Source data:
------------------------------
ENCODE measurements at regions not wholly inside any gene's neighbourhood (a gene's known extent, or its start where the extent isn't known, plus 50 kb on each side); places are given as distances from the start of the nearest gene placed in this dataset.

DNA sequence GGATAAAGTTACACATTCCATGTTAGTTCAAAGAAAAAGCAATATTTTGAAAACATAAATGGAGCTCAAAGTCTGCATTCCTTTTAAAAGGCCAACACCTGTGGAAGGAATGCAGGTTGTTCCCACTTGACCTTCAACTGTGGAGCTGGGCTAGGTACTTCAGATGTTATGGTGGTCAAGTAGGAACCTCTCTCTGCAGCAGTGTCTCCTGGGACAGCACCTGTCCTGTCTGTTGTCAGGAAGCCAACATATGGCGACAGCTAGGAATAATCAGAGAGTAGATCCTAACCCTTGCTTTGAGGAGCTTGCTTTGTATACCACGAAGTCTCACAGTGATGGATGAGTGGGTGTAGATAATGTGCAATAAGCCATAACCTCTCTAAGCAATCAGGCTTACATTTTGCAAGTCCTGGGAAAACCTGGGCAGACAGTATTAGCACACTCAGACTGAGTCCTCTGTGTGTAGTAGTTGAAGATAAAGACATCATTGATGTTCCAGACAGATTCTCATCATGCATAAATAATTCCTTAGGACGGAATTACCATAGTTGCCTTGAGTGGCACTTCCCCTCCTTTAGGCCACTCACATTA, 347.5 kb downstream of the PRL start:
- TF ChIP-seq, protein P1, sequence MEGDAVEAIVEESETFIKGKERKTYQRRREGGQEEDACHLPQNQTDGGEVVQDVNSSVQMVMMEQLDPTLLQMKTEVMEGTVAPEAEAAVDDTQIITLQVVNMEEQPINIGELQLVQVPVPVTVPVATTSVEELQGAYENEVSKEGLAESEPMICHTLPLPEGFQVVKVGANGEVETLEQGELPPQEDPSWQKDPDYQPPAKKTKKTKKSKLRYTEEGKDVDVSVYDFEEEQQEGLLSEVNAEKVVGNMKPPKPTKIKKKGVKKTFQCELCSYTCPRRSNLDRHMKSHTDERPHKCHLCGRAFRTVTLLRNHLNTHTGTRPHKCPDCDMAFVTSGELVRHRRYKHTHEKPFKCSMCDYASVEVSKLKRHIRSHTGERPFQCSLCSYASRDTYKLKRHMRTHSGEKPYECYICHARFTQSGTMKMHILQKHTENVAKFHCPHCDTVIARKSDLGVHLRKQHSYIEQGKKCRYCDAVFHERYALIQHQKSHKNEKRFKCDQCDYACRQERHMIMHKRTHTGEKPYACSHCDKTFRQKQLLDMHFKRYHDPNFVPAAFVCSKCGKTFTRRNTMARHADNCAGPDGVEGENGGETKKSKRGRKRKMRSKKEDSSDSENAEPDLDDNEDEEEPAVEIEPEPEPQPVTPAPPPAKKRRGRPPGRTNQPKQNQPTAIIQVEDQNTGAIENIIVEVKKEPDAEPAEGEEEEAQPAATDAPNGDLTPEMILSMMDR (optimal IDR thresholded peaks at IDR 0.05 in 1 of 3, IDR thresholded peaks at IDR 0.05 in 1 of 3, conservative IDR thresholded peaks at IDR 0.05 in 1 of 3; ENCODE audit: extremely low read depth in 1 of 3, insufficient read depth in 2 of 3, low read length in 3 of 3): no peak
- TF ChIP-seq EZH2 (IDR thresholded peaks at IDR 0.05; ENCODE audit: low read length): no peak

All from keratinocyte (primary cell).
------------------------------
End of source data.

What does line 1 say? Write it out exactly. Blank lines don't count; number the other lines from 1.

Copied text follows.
ENCODE measurements at regions not wholly inside any gene's neighbourhood (a gene's known extent, or its start where the extent isn't known, plus 50 kb on each side); places are given as distances from the start of the nearest gene placed in this dataset.